I Wasn’t Looking for Addiction, I Wanted Pain Relief

By Denise Pascal, Guest Columnist

Five botched back operations, a cracked pubic bone and fibromyalgia led me to OxyContin 20 years ago.

I stayed with my doctor for 15 of those years, voluntarily titrating my dosage down from an initial 280mg of OxyContin a day to only 40mg.

Last June, my doctor suddenly decided to take me off opioids. I was given 6 WEEKS to get off Oxy with nothing for my pain or the effects of rapid titration off opioids. 

I now have to fight for my prescription lidocaine patches (which insurance doesn’t cover), my nightly Ambien and two lousy valiums for panic attacks.

My body is completely confused. Everyday feels like I am moving through mud. The pain is indescribable. Everyday things I could do last year on Oxy are gone. I can’t grocery shop. I can’t walk my dog. If something falls on the floor, it stays there because I can’t bend from the knees due to osteoarthritis.

For ten months I have had diarrhea, my brain is totally confused, and even simple tasks like paying bills are overwhelming. THIS IS YOUR BRAIN NOT ON DRUGS.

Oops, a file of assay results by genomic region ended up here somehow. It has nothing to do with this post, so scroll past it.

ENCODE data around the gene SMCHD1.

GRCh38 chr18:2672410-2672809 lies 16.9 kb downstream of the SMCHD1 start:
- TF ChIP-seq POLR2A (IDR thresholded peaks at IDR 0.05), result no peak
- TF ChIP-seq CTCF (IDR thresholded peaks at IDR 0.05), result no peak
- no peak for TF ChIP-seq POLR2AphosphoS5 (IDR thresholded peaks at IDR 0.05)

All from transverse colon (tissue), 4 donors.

My withdrawal cost me almost $5 thousand in out-of-pocket expenses from visits to random specialists to manage my symptoms, prescriptions, and people I have had to hire to do simple errands.

This is what happens to those of us left with no family who can’t function. I am over 62 and have been legally disabled since 42. I wasn’t looking for an addiction, I was looking for relief. We were caught in a net by people who abused a drug that gave us some semblance of normalcy.

Suicide enters my thoughts often now. I can’t stand the pain. And just maybe that was the desired end result of this false narrative. 


Denise Pascal lives in New Mexico.

Pain News Network invites other readers to share their stories with us. Send them to editor@painnewsnetwork.org.

The information in this column should not be considered as professional medical advice, diagnosis or treatment. It is for informational purposes only and represents the author’s opinions alone. It does not inherently express or reflect the views, opinions and/or positions of Pain News Network.